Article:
The number of women receiving immediate postpartum IUDs or implants has increased dramatically in recent years. But research shows access to such services is unequal
Before leaving the hospital after childbirth, more women are opting to check one thing off their list: birth control.
But access to long-lasting, reversible contraception like an intrauterine device immediately after giving birth may still lag far behind the demand, a new University of Michigan study suggests.
The rate of IUDs or implants after childbirth increased sevenfold over five years — from 1.86 per 10,000 deliveries in 2008 to 13.5 per 10,000 deliveries in 2013 — according to the findings in Obstetrics & Gynecology.
Some 96 percent of inpatient postpartum IUDs, however, are placed at urban teaching hospitals, suggesting that the service is not available to women delivering at urban nonteaching and rural hospitals.
Overall, the rate of patients receiving reversible contraception while hospitalized for a delivery remained less than 2 percent of the rate of sterilization (a permanent procedure to prevent pregnancy).
“Getting an IUD right after childbirth may be more convenient and less painful than insertion at a later office visit. But we found that access to this service varies greatly depending on where a woman delivers her baby,” says lead author Michelle Moniz, M.D., M.Sc., an assistant professor of obstetrics and gynecology and a researcher at the University of Michigan Medical School.
“Maternity clinicians and policymakers should strive to ensure that women have access to the full range of contraceptive options after childbirth and that they are able to make an informed, voluntary, personal choice about whether and when to have another child.”
Unintended pregnancy too close to the birth of another child can be dangerous for both moms and babies, with higher likelihood of adverse outcomes such as miscarriage, preterm labor and stillbirth.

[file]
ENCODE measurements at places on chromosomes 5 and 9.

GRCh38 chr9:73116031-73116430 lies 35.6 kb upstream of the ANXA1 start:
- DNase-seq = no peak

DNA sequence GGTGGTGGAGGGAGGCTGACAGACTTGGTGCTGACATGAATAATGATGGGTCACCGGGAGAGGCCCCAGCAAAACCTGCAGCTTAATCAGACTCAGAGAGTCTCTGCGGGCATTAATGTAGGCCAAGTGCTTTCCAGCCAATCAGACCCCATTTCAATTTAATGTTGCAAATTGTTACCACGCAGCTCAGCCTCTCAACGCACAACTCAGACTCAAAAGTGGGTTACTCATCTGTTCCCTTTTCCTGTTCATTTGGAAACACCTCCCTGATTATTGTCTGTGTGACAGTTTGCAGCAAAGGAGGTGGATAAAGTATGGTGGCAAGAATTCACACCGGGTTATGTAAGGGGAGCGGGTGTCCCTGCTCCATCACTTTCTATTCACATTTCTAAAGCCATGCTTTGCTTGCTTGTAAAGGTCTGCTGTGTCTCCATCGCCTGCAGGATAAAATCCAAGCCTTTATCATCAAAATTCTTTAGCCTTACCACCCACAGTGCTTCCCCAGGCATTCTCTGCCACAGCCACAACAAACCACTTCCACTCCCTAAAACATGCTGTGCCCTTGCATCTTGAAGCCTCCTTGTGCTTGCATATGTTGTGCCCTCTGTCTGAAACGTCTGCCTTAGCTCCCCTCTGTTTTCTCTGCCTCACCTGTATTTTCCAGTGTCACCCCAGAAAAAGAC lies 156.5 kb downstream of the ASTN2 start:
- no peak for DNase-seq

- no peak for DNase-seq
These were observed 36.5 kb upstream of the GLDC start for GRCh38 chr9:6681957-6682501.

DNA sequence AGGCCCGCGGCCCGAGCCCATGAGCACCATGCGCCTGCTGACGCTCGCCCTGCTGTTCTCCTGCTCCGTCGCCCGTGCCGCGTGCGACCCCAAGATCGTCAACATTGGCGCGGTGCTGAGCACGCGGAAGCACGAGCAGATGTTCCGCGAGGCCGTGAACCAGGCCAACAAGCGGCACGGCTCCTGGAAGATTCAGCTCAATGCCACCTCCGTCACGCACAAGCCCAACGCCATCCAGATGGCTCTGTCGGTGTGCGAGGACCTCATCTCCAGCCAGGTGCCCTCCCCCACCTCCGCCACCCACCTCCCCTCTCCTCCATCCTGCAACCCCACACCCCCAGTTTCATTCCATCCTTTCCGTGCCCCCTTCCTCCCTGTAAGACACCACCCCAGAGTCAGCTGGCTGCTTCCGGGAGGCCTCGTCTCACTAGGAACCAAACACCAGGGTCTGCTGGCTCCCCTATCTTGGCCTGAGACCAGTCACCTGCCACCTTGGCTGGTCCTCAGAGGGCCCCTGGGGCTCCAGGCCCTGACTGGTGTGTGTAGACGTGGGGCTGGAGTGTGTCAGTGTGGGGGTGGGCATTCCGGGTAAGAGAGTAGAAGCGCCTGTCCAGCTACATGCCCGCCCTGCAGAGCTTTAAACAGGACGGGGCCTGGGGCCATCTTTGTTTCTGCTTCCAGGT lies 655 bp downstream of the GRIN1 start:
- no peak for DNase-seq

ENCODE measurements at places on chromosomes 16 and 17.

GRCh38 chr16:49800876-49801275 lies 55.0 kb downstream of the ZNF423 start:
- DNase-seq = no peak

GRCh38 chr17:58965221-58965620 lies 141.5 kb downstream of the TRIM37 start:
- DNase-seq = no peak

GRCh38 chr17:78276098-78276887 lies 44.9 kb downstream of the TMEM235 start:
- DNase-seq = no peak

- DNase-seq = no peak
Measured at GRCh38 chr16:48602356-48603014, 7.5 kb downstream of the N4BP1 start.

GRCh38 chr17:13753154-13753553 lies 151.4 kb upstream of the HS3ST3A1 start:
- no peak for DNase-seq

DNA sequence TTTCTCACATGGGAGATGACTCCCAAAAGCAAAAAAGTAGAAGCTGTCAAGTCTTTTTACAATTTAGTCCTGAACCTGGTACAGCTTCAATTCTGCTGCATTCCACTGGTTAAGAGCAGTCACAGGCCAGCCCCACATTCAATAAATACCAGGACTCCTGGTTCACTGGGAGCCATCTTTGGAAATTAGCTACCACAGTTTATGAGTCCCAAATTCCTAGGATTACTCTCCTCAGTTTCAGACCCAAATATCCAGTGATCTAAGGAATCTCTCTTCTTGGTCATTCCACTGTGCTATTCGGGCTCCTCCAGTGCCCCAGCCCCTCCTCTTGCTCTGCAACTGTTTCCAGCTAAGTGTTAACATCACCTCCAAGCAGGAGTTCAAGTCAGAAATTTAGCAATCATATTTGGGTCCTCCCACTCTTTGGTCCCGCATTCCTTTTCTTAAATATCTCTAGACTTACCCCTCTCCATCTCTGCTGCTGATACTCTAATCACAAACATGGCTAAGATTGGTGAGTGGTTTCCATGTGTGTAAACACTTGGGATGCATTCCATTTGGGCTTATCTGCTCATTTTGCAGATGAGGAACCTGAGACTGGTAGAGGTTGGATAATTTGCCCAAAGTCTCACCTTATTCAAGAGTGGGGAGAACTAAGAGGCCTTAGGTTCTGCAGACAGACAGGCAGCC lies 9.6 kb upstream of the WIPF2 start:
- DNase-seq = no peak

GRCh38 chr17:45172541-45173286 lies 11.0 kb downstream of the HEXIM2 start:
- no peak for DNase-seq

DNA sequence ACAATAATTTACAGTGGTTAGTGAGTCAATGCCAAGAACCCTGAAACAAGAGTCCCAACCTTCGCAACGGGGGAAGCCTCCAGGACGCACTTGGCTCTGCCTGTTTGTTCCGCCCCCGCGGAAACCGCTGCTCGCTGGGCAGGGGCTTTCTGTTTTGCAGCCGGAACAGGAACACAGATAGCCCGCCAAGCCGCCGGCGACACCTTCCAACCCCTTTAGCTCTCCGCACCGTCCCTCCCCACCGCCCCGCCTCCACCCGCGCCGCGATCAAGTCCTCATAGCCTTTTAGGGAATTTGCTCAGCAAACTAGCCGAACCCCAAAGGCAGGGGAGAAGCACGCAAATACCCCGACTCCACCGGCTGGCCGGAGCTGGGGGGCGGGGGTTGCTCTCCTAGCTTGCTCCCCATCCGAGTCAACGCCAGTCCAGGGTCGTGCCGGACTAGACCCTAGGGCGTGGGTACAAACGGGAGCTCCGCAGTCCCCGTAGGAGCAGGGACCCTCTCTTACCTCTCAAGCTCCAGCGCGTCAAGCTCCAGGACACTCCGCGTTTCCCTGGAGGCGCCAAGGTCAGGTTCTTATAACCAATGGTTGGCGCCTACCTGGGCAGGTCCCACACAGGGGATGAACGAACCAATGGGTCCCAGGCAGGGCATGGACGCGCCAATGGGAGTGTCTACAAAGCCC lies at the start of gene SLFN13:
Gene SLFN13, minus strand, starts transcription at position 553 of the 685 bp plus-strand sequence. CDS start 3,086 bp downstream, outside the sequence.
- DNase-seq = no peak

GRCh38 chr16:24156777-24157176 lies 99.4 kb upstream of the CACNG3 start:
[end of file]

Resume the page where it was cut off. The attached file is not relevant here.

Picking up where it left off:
Enhancing access to in-hospital reversible contraception and insurance coverage for the service will help prevent such unintended pregnancies, Moniz says. Women using highly effective contraception — including IUDs, implants and tubal sterilization — are four times more likely to achieve adequate birth spacing than women using a barrier or no method. However, few U.S. women use these methods by three months postpartum, partly because of poor access.
IUDs inserted immediately after birth have a slightly higher chance of falling out than IUDs inserted four to eight weeks later — but the risk of dangerous complications such as infection or injury is exceedingly low with both immediate and delayed placement. Immediate placement is also cost-effective, Moniz says. Contraceptive implants do not have a risk of falling out, so they are a particularly attractive option for insertion during the delivery hospitalization.
U-M researchers found that IUD and implant insertions during a maternal hospitalization were more likely among sicker, poorer women delivering at urban teaching hospitals. Eighty-five percent of inpatient postpartum IUDs are provided to women with public or other insurance, including Medicaid, Medicare and self-pay.
Previous studies suggest that many women who say they want an IUD or implant don’t make it to a follow-up office appointment to get their preferred method of birth control after having a baby, often because of child care, transportation and other barriers.
“We know that many women’s first choice for birth control is an IUD or implant, which are also the safest and most effective forms of reversible contraception,” Moniz says. “We need to remove the barriers that prevent women from getting their preferred method of contraception in a way that’s most convenient for them.
“Expanding access to reversible contraception after childbirth will have a far-reaching impact.”
Moniz and co-author Vanessa Dalton, M.D., M.P.H. are members of IHPI.